On our last day in Luang Prabang, we took a boat tour to Pak Ou Caves, had lunch across the bamboo bridge and then took a four hour minivan ride to backpackers paradise Vang Vieng.
We woke up around 6:30 AM to pack, a consistent routine occurring either every other day or every three days. We rushed our last breakfast at the Namkhan Riverside Hotel to make it to the travel agency office on time by 8 AM for the 8:30 AM boat departure to Pak Ou Caves.
We arrived at the Lao Outdoor travel agency a few minutes late. The agents looked surprised to see us. Perhaps they never registered our reservation, because there was no shuttle waiting for us. One agent ended up walking us to the pier.
The pier was tiny and we sat down in a few rows of chairs with other tourists as the agent arranged numbered tickets for us. Around 8:30 AM, each driver called out a series of six numbers to his boat. Got in the boat with two girls from Germany and two guys Andrew from USA and Shawn from Malaysia who we talked to during the boat ride. The guys made a joke that our boat was economy class since it only featured wooden chairs, the one docked directly next to us was business class with its padded seats and the one docked further was first class since they were outfitted with padded seats that had headrests.
Our young driver was the slowest among the others. Perhaps because his boat was in the poorest shape.
The ride was about two hours long in total. The scenery was beautiful though the engine is deafening and the seats were not comfortable. We passed by other larger boats.
On the way, we made a 15 minute stop by a small “whiskey village” on the Mekong River. We were immediately offered shots of Laotian whisky, aptly named Lao-Lao. This was neither the first nor last time friendly Laotians offered us Lao-Lao.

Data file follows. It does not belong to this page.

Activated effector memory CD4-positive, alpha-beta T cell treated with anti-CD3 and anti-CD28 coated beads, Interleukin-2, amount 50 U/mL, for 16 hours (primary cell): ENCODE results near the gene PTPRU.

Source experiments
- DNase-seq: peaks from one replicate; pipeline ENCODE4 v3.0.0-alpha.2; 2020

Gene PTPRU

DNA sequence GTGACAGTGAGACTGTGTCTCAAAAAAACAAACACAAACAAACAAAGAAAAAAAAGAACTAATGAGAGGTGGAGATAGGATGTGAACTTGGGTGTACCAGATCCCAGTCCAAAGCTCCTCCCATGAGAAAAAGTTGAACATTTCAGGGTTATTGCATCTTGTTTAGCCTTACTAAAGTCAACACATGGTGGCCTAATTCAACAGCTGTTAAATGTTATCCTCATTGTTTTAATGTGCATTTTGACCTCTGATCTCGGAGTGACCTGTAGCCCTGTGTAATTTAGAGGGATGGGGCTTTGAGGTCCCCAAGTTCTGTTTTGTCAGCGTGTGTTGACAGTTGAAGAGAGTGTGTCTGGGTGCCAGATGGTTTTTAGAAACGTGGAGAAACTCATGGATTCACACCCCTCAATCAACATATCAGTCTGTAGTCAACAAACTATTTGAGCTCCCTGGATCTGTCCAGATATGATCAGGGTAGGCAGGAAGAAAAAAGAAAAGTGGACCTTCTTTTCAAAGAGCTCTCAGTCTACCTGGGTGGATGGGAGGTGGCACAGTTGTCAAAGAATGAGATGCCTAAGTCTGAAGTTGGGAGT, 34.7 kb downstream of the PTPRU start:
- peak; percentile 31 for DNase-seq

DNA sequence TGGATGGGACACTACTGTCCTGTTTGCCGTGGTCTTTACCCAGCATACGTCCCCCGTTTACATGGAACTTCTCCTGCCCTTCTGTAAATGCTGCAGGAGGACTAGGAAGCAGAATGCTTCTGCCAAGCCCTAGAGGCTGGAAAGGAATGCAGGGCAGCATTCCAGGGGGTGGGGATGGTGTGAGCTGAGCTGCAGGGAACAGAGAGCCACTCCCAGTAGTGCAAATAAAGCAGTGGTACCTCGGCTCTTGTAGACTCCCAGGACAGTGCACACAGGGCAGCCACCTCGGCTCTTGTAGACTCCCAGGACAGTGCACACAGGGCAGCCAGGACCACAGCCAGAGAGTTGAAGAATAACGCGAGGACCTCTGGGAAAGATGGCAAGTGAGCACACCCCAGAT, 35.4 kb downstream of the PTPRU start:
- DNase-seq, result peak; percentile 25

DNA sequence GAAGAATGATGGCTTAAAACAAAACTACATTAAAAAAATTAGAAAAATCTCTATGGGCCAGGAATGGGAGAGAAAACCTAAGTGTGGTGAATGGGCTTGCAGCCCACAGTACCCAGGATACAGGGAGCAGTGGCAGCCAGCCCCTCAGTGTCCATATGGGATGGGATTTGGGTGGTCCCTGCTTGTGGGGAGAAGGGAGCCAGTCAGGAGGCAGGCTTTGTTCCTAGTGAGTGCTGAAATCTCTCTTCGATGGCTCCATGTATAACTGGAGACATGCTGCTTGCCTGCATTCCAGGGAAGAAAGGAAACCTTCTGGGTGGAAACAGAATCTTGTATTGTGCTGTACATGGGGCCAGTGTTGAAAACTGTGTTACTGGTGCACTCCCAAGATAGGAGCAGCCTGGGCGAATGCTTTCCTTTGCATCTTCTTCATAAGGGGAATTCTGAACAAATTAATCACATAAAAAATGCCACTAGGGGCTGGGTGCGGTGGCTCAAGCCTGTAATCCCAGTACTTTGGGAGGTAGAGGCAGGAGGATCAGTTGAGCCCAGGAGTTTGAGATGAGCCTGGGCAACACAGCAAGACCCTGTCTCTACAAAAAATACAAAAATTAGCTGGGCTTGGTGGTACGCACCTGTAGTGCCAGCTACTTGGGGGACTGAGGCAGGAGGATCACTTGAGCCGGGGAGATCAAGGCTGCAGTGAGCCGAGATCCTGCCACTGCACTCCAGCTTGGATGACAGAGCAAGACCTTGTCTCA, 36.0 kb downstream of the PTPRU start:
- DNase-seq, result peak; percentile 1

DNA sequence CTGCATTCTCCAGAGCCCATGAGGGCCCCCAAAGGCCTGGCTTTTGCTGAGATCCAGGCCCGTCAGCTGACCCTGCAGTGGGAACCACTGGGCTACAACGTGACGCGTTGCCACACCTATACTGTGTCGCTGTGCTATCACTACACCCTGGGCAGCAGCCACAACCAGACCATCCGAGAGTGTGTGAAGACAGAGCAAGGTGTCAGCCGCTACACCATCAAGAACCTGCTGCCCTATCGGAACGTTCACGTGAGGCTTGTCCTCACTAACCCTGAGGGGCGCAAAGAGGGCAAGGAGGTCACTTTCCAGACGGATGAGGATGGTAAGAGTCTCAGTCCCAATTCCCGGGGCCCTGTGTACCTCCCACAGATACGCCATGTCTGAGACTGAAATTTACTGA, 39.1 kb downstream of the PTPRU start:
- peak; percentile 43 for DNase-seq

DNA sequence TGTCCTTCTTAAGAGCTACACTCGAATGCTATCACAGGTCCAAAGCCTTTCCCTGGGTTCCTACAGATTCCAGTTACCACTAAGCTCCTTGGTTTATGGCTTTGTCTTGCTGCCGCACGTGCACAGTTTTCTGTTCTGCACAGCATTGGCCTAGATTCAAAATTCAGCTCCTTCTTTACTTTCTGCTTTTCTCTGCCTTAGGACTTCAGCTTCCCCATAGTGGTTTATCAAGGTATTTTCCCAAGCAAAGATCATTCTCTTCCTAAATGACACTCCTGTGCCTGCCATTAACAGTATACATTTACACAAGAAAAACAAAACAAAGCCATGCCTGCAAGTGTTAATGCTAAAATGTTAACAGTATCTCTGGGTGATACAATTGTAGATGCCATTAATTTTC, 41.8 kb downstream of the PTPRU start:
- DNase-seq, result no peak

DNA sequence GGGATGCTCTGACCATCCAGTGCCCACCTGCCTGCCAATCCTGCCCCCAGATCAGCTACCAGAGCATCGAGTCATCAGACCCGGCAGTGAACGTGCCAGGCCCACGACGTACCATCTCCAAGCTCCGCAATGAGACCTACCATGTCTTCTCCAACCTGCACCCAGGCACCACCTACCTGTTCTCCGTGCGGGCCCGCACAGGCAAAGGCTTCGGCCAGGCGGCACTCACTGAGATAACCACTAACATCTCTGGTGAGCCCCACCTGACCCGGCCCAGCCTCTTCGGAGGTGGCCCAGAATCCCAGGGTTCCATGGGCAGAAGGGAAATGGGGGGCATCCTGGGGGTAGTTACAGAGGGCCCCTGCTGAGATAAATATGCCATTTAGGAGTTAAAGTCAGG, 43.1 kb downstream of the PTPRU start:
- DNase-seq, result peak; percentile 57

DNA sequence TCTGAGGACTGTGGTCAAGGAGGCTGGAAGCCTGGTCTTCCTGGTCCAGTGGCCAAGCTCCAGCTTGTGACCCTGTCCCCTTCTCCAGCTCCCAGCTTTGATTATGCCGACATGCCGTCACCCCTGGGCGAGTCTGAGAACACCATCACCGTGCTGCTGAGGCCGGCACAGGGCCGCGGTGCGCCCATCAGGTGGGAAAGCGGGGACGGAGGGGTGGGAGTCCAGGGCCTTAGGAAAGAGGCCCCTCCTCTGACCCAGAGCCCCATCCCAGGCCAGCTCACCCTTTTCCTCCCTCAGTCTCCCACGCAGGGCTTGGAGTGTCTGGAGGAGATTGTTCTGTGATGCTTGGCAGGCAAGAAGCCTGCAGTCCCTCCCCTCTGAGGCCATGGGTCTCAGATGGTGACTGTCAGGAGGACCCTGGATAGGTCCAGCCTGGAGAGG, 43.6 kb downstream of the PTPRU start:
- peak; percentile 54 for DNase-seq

Some of the whiskeys on sale had more sting than others.
In the village we visited the local wat, where a young novice called out to me “What’s your name?” His name was Dan or Tan and our conversation ended there because he reached his limits of English. He was a little shy after that.
We also kicked around an inflatable soccer ball with this feisty boy.
And encountered a village elder weaving in the traditional way.
Back in the boat we proceeded to our destination. On the way we saw a herd of water buffalo in their element, naturally.
And we whizzed by another larger boat proudly displaying the Laotian flag.
Then we finally reached the Pak Ou Caves. The boat driver told us we had 35 minutes to check it out and come back. I scoffed “35 minutes?” He immediately relented “OK 45 minutes is OK. No 1 hour!” Easiest negotiation I made in Southeast Asia and I wasn’t even aware I was negotiating.
We paid the admission fee and first checked out the Lower Cave. Hundreds of old Buddha and other Buddhism-related statues stood in the cave’s multiple tiers. It was billed as an old statue cemetery, it was discovered by some French explorer / colonialist in the 1800s if I remember correctly. However, many of the statues were newer and looked as if they were added within the last year. The cave interior was underwhelming but it was cool inside which offered us a nice break from the heat.
Outside the entrance to the Lower Cave, we took a separate route to the left and then up a long set of stairs to the entrance of the Upper Cave.
The inside of the cave was super dark, we wished we brought our headlamps. Maurice used his cell phone as a flashlight. And tried to scare me with it too.
This cave also had Buddhist statues huddled together and tucked into corners. I preferred this one since it wasn’t as chaotic and the few clusters of statues it did have were more harmoniously arranged. The darkness also made it more mysterious.